There stands a 75 percent likelihood that one of your employees will steal from you this year, while that same figure amounts to employee thefts that business owners will never discover.
So, faced with those statistics, do you really have 100 percent trust in each and every worker that enters and leaves your office on a daily basis?
With tough economic times, along with the fact that identity theft is an ever-growing problem, more and more small business owners must deal with the fact that theft can happen right under their noses on a daily basis.
In order to lessen the chances of becoming another statistic, there are some tactics small business owners can employ, including:
1. Who Did I Just Hire? – With all that small business owners have on their plate daily, they sometimes are not part of the hiring process, leaving such decisions up to their HR person or others on the team. In those cases, they may not know the entire scope and background of the person who was just hired. Make sure your person or persons doing the interviewing and hiring know the signs to look for. Any applicants who have financial issues could be a risk, along with individuals who have any criminal past. It is important that all applicants be given a thorough background check, looking for any inaccuracies in their resume and what they tell your HR person or other team members regarding their job history;
2. Deploy security – Even in the smallest of offices, having security in place can be the difference between becoming a theft victim and running a safe operation. Along with the need to protect your employees from outside security threats, having an in-housesecurity system in place decreases the odds you will be ripped off. If you are shopping for a security system, review the different products and providers on the Internet, check to see their history when it comes to customer service, and make sure you read each and every line of any contract you might potentially sign. The biggest alert should be any hidden fees that could end up costing you much more than you originally signed up for. Lastly, decide on whether or not to make security known to your workers. Some owners make it evident there is security in the office with cameras, touchpads to enter and exit the building, while others are a little more discreet;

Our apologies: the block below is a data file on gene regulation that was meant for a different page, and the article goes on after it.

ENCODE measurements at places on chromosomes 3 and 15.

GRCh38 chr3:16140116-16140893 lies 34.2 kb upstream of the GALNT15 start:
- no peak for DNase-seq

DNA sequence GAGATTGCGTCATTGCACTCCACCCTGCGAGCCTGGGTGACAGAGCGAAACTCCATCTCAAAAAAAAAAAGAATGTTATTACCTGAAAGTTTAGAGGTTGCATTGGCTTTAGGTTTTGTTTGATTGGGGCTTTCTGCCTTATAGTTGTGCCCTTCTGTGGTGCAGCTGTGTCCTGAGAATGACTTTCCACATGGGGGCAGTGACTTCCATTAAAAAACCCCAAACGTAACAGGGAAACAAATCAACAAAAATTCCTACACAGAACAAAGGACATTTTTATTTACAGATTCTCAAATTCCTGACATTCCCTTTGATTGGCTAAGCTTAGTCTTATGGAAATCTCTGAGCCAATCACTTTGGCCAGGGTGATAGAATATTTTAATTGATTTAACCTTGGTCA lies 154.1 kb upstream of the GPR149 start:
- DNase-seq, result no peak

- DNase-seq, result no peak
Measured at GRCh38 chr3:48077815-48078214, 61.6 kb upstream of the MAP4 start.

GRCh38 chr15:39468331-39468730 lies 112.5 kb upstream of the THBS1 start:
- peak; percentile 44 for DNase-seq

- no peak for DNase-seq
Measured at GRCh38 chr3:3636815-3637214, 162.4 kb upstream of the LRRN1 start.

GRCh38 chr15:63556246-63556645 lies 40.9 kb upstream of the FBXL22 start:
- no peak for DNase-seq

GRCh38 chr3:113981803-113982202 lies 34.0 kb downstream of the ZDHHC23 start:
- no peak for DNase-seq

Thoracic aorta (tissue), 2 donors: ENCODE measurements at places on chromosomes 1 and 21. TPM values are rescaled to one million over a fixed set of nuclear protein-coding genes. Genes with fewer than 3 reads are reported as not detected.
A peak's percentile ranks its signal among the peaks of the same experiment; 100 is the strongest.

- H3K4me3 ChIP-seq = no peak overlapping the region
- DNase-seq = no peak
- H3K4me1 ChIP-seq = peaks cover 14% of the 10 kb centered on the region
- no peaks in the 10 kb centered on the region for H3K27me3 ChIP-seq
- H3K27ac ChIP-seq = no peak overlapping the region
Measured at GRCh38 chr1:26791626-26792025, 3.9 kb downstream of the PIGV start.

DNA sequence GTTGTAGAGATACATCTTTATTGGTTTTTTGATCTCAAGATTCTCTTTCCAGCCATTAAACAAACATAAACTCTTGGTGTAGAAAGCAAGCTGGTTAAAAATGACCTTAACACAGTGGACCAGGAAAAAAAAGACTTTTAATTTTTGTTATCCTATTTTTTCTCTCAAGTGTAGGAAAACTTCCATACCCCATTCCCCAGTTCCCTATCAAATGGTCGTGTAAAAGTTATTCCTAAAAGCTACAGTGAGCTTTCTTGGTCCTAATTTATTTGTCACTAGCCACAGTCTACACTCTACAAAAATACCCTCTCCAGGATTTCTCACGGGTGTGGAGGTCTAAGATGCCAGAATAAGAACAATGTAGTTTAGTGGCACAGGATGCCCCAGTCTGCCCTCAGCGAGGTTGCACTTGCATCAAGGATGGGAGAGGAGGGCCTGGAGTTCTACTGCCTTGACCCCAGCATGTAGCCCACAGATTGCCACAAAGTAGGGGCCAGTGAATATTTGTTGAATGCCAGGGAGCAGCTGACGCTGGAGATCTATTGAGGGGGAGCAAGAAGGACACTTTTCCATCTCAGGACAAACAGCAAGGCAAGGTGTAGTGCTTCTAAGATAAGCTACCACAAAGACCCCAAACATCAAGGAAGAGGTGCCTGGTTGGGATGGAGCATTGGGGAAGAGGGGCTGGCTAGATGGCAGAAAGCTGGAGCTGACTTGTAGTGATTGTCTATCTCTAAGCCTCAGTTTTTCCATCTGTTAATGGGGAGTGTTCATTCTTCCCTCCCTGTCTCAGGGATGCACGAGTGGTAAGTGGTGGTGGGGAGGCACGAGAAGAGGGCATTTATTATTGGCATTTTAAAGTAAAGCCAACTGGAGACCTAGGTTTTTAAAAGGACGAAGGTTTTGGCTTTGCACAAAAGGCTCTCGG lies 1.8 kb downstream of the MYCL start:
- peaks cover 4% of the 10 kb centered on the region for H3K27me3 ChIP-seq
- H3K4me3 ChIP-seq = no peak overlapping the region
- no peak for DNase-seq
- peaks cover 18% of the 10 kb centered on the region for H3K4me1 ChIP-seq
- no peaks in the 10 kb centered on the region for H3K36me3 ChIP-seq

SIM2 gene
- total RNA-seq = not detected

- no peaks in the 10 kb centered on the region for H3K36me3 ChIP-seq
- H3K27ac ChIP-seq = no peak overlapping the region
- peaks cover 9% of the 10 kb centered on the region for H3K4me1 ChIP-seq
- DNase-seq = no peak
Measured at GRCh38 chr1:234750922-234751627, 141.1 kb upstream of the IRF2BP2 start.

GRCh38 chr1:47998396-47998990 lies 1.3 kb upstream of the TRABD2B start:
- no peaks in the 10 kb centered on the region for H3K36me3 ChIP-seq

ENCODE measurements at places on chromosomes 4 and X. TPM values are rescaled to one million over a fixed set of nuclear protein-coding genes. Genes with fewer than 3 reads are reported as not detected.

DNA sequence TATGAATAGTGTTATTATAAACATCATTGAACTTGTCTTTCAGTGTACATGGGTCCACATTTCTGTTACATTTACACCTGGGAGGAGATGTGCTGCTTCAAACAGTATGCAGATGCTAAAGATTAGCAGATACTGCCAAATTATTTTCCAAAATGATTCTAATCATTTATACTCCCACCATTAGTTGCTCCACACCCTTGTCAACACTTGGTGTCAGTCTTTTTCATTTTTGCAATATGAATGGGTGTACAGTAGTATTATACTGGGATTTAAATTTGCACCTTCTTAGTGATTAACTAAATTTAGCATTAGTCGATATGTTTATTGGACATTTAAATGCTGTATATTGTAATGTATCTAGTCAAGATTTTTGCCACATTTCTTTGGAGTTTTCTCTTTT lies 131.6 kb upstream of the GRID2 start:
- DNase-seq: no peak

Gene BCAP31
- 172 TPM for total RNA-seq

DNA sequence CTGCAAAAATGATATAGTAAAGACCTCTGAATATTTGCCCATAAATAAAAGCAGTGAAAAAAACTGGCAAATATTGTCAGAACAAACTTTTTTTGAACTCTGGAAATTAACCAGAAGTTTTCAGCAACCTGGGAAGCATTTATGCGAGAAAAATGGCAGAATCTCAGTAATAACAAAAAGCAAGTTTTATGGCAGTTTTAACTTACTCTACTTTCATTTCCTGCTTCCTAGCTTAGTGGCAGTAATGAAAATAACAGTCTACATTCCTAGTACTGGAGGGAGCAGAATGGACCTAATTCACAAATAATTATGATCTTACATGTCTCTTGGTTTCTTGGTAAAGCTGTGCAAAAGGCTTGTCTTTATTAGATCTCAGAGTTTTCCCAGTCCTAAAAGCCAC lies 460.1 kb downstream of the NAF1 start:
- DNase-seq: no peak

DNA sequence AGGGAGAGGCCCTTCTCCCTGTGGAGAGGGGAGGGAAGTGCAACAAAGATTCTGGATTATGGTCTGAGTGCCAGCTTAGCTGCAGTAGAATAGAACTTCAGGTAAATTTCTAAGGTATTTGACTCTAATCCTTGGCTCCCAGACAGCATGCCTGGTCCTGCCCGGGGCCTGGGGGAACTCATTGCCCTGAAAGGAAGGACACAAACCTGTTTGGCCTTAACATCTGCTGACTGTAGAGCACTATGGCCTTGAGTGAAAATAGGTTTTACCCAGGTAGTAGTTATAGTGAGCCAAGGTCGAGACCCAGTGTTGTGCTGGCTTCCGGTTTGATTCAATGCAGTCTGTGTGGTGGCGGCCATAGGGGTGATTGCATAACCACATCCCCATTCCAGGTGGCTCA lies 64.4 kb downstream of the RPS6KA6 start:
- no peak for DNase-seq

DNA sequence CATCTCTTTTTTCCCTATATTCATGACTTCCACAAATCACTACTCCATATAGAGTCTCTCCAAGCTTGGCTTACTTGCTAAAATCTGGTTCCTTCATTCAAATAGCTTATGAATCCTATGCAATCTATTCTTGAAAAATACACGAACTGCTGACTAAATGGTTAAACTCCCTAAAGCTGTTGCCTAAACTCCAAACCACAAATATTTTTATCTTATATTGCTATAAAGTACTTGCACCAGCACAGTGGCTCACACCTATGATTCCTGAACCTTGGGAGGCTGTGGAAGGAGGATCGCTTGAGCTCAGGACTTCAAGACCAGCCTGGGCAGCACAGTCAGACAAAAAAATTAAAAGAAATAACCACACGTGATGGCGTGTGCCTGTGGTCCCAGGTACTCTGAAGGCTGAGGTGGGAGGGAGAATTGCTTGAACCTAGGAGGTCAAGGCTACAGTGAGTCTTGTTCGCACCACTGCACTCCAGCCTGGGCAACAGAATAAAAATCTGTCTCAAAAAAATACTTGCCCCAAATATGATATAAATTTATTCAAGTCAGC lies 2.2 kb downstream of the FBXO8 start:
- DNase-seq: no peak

3. There are repercussions – Whenever you make a new hire, it is important to convey the fact that stealing from the company will not be tolerated in any shape or form. If an employee is allowed to get away with a small swipe here and there, it could lead them to think that bigger targets may be an opportunity too. Any supplies given to new employees should be recorded and accounted for. Any items that employees must take in and out of the office such as laptops while on business calls, cell phones, etc. should also be documented. If one of your employees is using the office credit card with your permission, make sure they document its usage, including providing receipts.
While many small business owners get by daily without having to worry about theft on the job, it just takes one bad experience to potentially change their business forever.